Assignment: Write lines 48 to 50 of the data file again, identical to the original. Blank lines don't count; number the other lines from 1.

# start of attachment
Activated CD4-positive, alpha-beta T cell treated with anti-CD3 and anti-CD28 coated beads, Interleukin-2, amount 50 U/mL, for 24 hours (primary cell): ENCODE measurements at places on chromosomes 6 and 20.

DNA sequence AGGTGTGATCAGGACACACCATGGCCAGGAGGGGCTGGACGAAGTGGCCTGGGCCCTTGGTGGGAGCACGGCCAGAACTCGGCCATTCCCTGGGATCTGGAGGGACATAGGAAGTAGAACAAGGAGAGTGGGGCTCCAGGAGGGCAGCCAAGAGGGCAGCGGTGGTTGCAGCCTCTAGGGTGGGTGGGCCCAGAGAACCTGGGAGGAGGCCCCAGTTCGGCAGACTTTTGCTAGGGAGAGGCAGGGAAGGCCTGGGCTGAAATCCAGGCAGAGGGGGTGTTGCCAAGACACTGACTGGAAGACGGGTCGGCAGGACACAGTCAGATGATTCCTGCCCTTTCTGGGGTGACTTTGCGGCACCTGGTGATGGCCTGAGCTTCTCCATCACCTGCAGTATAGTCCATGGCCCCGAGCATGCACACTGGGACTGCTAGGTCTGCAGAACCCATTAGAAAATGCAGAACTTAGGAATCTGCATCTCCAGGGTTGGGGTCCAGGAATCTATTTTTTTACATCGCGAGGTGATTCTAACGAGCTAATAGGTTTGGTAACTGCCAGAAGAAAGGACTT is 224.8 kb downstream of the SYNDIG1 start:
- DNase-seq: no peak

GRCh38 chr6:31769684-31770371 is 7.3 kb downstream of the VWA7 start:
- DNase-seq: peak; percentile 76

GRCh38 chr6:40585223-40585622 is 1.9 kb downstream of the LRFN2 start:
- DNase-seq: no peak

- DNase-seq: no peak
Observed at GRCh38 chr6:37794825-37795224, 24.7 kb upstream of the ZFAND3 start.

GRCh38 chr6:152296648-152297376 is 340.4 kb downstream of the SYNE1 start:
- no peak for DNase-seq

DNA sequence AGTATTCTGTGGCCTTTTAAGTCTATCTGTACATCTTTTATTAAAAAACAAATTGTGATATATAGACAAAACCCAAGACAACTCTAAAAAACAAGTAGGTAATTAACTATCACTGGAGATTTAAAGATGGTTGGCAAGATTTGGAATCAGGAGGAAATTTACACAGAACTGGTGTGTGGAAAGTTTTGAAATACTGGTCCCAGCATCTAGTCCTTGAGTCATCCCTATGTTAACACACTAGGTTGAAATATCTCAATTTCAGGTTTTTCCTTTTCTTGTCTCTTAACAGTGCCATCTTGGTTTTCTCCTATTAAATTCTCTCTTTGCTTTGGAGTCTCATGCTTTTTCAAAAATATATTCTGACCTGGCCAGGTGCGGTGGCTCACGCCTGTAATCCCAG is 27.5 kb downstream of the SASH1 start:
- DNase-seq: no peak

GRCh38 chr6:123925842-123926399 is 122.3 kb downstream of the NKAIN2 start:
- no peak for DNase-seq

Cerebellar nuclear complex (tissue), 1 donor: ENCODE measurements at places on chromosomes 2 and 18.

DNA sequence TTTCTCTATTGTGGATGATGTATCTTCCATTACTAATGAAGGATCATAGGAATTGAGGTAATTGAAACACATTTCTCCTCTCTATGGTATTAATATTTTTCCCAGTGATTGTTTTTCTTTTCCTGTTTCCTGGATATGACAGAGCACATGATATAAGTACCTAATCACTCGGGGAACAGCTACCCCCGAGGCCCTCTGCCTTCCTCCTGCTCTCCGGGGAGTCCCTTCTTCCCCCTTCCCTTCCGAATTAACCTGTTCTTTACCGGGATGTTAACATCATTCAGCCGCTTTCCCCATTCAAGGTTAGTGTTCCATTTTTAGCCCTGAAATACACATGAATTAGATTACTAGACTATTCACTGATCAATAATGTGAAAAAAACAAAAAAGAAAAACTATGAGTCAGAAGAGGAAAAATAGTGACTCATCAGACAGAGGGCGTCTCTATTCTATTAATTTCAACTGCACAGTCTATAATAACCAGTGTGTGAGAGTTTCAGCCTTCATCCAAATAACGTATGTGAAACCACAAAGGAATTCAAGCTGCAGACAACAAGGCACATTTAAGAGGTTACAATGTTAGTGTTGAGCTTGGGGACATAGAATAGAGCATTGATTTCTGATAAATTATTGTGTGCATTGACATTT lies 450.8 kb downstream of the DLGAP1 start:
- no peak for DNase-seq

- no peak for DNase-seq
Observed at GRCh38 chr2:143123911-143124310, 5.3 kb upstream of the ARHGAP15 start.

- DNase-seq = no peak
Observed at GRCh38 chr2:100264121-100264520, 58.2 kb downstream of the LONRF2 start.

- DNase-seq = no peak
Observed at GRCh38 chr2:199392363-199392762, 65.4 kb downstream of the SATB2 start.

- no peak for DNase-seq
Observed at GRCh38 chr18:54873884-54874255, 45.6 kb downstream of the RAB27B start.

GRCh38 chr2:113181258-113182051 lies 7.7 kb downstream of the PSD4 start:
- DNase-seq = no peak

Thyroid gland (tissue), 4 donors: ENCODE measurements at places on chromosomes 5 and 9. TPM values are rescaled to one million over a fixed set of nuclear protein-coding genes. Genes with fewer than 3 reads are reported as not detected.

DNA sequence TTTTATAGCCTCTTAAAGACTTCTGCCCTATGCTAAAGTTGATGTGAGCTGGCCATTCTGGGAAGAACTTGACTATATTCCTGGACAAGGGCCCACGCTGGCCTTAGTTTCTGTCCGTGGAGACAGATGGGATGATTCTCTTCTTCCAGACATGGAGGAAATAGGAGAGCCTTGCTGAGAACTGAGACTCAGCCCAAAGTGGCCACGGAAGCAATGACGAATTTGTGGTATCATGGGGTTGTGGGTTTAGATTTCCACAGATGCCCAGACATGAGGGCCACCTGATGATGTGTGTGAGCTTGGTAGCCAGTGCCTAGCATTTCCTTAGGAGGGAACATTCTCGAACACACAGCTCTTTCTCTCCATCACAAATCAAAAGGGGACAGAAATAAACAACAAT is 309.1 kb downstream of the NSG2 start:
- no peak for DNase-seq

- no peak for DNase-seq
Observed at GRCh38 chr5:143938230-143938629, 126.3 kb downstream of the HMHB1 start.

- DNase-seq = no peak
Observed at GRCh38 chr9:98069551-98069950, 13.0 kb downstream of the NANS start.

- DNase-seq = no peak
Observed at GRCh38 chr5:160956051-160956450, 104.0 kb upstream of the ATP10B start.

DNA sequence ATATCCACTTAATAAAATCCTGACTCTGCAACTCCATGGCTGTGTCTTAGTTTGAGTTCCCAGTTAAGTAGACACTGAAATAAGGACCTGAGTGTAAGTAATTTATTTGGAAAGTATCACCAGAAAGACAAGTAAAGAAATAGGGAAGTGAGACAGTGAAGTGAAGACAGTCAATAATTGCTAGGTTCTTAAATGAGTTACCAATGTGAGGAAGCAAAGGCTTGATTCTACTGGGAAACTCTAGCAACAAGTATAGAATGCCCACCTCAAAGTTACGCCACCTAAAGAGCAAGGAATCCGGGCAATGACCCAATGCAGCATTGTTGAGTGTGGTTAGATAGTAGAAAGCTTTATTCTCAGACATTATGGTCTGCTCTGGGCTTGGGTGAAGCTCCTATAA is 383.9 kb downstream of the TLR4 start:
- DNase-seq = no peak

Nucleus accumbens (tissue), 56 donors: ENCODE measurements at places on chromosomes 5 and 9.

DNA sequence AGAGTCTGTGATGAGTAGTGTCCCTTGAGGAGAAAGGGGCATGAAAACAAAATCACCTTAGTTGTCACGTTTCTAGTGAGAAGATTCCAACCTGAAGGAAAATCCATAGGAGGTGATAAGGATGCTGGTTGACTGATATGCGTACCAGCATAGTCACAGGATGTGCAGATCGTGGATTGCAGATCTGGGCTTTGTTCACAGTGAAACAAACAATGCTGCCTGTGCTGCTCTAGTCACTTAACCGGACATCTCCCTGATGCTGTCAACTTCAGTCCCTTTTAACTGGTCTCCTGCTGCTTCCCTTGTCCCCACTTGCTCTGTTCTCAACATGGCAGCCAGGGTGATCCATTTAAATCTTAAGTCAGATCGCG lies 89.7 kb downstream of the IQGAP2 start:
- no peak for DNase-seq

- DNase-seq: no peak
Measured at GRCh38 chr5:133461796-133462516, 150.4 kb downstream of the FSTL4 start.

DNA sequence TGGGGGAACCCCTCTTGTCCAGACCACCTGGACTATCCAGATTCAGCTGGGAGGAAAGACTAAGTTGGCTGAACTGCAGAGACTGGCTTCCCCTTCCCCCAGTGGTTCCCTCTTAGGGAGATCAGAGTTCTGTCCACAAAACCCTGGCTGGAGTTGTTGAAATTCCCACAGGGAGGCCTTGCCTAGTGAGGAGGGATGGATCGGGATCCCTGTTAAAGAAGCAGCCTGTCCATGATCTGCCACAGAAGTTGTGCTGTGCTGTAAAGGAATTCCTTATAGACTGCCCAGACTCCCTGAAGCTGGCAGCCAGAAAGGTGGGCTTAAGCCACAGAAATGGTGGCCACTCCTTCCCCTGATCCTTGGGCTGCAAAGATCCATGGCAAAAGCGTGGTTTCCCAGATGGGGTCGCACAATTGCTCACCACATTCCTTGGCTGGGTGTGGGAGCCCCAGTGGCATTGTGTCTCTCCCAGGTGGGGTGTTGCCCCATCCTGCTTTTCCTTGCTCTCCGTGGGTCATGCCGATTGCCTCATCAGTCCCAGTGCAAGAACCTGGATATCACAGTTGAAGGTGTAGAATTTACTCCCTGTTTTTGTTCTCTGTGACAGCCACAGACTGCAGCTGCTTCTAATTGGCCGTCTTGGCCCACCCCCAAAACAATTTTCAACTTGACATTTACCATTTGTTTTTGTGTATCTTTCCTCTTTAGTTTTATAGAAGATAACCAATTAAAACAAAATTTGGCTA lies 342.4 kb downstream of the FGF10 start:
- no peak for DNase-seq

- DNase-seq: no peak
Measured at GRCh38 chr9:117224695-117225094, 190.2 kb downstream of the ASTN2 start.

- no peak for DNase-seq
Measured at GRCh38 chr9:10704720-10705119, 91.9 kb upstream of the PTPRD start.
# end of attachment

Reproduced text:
Measured at GRCh38 chr9:117224695-117225094, 190.2 kb downstream of the ASTN2 start.

- no peak for DNase-seq
Measured at GRCh38 chr9:10704720-10705119, 91.9 kb upstream of the PTPRD start.